The U.S. government on Wednesday filed an anti-trust complaint seeking to enjoin the proposed merger between AT&T (NYSE:T) and T-Mobile USA.

AT&T's elimination of T-Mobile as an independent, low priced rival would remove a significant competitive force from the market, the DoJ stated in its complaint.

The complaint said that unless this acquisition is enjoined, customers of mobile wireless telecommunication services likely will face higher prices, less product variety and innovation, and poorer quality services due to reduced incentives to invest than would exist absent the merger.

While AT&T's challenge might be more challenging, it is incentivized by a large breakup fee of $3 billion in cash, spectrum that we estimate is worth at least $1 billion and a data roaming agreement, BTIG analyst Walter Piecyk wrote in a blog post.

Of course, AT&T could still work out a settlement with DOJ, but the body language from Deputy Attorney General James Cole at the press conference seemed a bit aggressive, Piecyk wrote.

In March, AT&T agreed to acquire Deutsche Telekom's U.S. unit T-Mobile for about $39 billion in stock. AT&T, with about 98.6 million connections to mobile wireless devices, and T-Mobile, with approximately 33.6 million connections, serve customers throughout the United States, reaching the homes of at least 90 percent of the U.S. population.

Impact on Apple

Ticonderoga Securities analyst Brian White has outlined the impact of termination of AT&T/T-Mobile merger on Apple (NASDAQ:AAPL).

This transaction was originally viewed by us as a positive for Apple as the company would gain access to T-Mobile's subscriber base for the iPhone. However, it is now anticipated that T-Mobile would already gain access to the iPhone 5 in October and would not need the AT&T to go through. As such, we believe a blocking of the deal will not impact Apple, White said in a note to clients.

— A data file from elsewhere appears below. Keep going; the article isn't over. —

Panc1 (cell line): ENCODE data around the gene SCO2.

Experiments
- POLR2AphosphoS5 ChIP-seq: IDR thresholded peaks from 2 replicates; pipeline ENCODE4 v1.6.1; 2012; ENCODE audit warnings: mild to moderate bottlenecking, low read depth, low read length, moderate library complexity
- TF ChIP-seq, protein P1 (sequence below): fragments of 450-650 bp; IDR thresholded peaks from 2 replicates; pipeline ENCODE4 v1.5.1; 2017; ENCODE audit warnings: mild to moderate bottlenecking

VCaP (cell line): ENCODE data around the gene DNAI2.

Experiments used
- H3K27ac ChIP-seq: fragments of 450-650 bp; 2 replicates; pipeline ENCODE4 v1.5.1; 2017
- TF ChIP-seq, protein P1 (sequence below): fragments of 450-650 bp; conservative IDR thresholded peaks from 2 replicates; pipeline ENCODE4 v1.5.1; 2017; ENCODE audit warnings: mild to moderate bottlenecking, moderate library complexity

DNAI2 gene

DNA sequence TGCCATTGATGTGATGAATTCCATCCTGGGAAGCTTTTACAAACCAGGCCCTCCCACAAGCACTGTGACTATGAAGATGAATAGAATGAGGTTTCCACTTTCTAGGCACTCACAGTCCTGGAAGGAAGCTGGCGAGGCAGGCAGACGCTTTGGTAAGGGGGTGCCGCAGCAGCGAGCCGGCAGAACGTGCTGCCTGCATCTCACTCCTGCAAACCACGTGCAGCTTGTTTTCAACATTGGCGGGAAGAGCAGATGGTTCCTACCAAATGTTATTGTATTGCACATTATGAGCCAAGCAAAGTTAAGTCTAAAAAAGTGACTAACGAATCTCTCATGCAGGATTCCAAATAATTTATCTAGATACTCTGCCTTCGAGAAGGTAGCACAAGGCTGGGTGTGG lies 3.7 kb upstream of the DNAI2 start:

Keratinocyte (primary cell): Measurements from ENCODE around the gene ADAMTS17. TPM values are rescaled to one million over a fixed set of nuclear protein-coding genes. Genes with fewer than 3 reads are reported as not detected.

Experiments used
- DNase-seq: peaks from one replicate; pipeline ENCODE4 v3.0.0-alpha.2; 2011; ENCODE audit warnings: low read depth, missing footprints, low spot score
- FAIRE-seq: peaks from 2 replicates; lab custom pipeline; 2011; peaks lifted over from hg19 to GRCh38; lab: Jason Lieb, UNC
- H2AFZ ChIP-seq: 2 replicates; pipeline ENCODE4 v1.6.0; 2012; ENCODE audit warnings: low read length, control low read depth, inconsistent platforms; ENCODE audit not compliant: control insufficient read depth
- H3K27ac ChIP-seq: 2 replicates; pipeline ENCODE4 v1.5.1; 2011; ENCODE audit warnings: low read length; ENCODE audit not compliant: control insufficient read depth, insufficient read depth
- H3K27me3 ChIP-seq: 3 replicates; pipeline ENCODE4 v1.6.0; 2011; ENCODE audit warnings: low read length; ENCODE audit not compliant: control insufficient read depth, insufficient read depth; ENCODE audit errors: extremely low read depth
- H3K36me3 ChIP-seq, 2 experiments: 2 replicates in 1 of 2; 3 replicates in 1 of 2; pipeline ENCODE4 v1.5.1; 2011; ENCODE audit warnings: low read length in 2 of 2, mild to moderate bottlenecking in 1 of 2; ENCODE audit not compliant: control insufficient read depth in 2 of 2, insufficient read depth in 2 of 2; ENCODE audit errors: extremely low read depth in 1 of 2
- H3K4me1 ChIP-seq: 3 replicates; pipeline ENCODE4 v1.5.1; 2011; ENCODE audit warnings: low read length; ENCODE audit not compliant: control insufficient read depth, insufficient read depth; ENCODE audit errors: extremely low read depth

Rumors are rife that iPhone 5 would also come to T-Mobile as Apple is seeking to expand the carrier base for its flagship device. While the source of the T-Mobile rumor, MacTrast, isn't as known to be as accurate as the Journal when it comes to tech events based in reality, they have confidently offered up news that the T-Mobile iPhone 5 will have 3G speeds and not 4G functionality like their high-end Android phones.

And as some have pointed out that while T-Mobile customers will likely take whatever iPhone they can get, others like 9 to 5 Mac, have reported that more than one million T-Mobile customers have already connected lesser iPhones to the network equipped with 3G data speeds.

Texas-based AT&T is the second-largest wireless carrier in the United States after Verizon. AT&T provides mobile wireless services in 50 states, the District of Columbia, and Puerto Rico, providing about 98.6 million connections to mobile wireless devices. In 2010, AT&T's revenues from mobile wireless telecommunications services were $53.5 billion, and its total revenues were more than $124 billion.

T-Mobile, with headquarters in Bellevue, Wash., is the fourth-largest wireless carrier in the United States. T-Mobile provides mobile wireless telecommunications services in 48 states, the District of Columbia, and Puerto Rico, providing about 33.6 million connections to mobile wireless devices. In 2010, T-Mobile's revenues from mobile wireless telecommunications services touched $18.7 billion.